THE Federal Reserve raised its target interest rate by a quarter of a percentage point on 1 February 2023, yet continued to promise “ongoing increases” in borrowing costs as part of its still unresolved battle against inflation.
“Inflation has eased somewhat but remains elevated,” the US central bank said in a statement that marked an explicit acknowledgment of the progress made in lowering the pace of price increases from the 40-year highs hit last year.
The statement did indicate that any future rate increases would be in quarter-percentage-point increments, with no reference to the “pace” of future increases and instead referring to the “extent” of rate changes. But those, it said, would take into account how the policy moves so far had impacted the economy, language that linked further rate increases to the evolution of upcoming economic data.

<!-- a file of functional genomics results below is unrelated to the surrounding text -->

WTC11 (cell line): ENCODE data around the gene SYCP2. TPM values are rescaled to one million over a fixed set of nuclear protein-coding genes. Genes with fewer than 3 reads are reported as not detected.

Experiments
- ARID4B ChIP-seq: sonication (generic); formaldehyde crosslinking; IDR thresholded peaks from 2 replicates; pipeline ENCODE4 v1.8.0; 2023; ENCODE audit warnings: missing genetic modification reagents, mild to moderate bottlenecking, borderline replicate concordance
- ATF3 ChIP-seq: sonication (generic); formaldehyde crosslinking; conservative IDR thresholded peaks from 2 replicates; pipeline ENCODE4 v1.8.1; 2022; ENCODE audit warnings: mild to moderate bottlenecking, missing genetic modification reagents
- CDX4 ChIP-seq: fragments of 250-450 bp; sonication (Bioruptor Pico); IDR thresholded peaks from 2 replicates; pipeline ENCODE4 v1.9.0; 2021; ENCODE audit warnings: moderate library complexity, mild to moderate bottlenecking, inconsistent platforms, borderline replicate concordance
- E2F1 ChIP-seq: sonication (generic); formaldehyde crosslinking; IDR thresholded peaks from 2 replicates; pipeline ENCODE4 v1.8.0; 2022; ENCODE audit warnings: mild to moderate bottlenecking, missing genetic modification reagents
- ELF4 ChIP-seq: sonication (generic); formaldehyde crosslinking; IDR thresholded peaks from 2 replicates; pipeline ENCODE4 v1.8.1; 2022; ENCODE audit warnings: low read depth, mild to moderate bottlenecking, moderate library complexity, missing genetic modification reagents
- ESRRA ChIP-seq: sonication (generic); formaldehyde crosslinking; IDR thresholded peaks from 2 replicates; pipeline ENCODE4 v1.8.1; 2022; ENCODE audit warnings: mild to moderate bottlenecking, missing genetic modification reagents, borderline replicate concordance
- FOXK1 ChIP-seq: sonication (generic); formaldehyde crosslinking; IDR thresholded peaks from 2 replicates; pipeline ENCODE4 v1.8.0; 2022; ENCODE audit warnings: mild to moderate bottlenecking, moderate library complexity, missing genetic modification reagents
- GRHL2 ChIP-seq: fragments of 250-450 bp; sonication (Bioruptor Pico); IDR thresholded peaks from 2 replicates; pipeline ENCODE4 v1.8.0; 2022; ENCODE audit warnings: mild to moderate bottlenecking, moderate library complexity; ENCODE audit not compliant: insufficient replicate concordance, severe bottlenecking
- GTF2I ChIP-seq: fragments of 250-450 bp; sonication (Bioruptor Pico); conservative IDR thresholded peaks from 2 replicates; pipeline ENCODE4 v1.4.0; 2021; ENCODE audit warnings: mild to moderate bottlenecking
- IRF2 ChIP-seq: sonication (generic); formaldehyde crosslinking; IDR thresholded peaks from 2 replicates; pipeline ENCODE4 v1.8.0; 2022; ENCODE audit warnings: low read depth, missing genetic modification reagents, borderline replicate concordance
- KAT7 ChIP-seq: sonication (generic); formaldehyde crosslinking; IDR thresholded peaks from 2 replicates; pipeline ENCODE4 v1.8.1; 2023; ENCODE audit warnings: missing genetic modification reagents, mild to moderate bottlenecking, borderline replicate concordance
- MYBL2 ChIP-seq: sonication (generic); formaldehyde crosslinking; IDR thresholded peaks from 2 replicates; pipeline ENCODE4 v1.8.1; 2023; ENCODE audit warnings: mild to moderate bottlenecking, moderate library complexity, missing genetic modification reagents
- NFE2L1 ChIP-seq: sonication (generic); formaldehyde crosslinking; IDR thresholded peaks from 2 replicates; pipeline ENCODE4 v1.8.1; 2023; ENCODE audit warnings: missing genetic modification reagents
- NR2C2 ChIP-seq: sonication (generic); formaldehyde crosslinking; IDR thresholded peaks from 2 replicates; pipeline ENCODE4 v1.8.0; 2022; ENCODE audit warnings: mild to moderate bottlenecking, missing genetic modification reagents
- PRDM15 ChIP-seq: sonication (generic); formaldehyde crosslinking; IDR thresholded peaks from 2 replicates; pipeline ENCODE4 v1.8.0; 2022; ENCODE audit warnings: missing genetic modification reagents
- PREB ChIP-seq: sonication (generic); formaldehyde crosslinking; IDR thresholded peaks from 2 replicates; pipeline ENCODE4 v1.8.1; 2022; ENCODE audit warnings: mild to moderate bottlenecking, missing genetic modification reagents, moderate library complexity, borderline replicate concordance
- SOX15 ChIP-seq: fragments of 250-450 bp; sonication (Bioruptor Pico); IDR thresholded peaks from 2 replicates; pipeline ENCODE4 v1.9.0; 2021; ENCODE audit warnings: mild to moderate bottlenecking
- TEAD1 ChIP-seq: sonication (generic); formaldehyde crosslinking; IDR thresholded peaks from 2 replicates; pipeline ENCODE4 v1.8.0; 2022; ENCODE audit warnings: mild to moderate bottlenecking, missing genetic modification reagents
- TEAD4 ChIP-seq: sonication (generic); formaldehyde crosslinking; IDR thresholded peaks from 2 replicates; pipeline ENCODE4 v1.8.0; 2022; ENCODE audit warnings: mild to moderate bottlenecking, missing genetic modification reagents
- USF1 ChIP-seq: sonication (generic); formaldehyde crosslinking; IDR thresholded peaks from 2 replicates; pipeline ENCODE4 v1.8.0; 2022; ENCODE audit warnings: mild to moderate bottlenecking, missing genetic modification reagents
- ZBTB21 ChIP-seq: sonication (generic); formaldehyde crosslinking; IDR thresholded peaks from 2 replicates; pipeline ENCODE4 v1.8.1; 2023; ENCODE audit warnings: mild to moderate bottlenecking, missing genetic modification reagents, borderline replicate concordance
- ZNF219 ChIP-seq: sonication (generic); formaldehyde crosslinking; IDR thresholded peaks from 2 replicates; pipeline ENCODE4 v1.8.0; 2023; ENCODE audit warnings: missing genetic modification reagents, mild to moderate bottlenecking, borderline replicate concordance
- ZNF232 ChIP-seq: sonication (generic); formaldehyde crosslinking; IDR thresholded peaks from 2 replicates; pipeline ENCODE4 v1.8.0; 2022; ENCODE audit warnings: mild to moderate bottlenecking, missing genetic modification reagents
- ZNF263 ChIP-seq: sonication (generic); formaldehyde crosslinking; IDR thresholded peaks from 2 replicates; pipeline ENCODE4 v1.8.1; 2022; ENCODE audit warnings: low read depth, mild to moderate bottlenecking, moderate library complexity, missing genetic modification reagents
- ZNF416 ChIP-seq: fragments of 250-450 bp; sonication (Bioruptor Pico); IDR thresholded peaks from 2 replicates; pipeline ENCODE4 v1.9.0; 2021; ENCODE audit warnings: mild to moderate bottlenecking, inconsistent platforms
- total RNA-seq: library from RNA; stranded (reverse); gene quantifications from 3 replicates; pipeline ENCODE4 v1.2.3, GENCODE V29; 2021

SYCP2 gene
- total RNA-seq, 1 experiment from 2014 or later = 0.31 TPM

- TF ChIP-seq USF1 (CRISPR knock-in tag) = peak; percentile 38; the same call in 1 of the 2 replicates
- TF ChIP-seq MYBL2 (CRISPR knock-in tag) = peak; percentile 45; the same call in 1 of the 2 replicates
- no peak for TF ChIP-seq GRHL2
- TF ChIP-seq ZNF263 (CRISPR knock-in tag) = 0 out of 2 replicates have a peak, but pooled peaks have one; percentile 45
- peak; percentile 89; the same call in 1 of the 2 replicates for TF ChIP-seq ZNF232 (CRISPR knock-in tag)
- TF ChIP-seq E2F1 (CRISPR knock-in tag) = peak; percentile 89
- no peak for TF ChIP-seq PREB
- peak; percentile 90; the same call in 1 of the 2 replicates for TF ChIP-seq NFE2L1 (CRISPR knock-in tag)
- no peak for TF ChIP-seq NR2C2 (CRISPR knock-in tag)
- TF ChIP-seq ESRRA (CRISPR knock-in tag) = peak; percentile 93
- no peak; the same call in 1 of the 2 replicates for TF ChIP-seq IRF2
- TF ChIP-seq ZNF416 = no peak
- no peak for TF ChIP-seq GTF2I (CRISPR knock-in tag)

The Fed hopes it can continue nudging inflation lower to its 2 per cent target without triggering a deep recession or causing a substantial rise in the unemployment rate from the current 3.5 per cent, a level rarely seen in recent decades.
Although the Fed delivered its smallest rate hike since last year and acknowledged that US inflation is cooling, it does not mean the price pressures seen in Singapore are now in the past and that interest rates here, especially those that affect home loans, will start to ease any time soon.
Analysts said short-term rates, such as the three-month Singapore Overnight Rate Average (Sora) and the Singapore Interbank Offer Rate (Sibor) – used as benchmarks for pricing floating-rate housing loan packages, will likely climb higher, tracking the 0.25 percentage point increase by the Fed.